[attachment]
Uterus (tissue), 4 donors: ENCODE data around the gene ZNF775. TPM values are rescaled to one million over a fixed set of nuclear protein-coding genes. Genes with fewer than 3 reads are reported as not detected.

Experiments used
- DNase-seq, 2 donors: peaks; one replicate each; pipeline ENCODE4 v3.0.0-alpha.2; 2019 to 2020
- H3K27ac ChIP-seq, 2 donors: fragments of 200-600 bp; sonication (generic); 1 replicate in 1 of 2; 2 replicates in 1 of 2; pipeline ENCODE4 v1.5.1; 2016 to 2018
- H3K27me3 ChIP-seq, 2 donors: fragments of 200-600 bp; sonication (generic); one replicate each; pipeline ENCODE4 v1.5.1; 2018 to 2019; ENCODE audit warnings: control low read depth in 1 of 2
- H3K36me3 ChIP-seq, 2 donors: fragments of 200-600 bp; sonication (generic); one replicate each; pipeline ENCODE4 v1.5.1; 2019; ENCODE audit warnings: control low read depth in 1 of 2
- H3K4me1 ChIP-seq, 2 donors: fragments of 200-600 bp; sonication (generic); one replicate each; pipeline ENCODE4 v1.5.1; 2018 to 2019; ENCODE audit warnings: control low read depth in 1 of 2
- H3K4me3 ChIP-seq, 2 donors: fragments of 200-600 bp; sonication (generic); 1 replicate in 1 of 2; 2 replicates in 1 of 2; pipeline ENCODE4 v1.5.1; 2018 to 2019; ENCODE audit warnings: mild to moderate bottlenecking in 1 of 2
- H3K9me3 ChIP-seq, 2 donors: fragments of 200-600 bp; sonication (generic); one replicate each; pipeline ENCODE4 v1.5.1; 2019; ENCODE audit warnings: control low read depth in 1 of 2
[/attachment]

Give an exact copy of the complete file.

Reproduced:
Uterus (tissue), 4 donors: ENCODE data around the gene ZNF775. TPM values are rescaled to one million over a fixed set of nuclear protein-coding genes. Genes with fewer than 3 reads are reported as not detected.

Experiments used
- DNase-seq, 2 donors: peaks; one replicate each; pipeline ENCODE4 v3.0.0-alpha.2; 2019 to 2020
- H3K27ac ChIP-seq, 2 donors: fragments of 200-600 bp; sonication (generic); 1 replicate in 1 of 2; 2 replicates in 1 of 2; pipeline ENCODE4 v1.5.1; 2016 to 2018
- H3K27me3 ChIP-seq, 2 donors: fragments of 200-600 bp; sonication (generic); one replicate each; pipeline ENCODE4 v1.5.1; 2018 to 2019; ENCODE audit warnings: control low read depth in 1 of 2
- H3K36me3 ChIP-seq, 2 donors: fragments of 200-600 bp; sonication (generic); one replicate each; pipeline ENCODE4 v1.5.1; 2019; ENCODE audit warnings: control low read depth in 1 of 2
- H3K4me1 ChIP-seq, 2 donors: fragments of 200-600 bp; sonication (generic); one replicate each; pipeline ENCODE4 v1.5.1; 2018 to 2019; ENCODE audit warnings: control low read depth in 1 of 2
- H3K4me3 ChIP-seq, 2 donors: fragments of 200-600 bp; sonication (generic); 1 replicate in 1 of 2; 2 replicates in 1 of 2; pipeline ENCODE4 v1.5.1; 2018 to 2019; ENCODE audit warnings: mild to moderate bottlenecking in 1 of 2
- H3K9me3 ChIP-seq, 2 donors: fragments of 200-600 bp; sonication (generic); one replicate each; pipeline ENCODE4 v1.5.1; 2019; ENCODE audit warnings: control low read depth in 1 of 2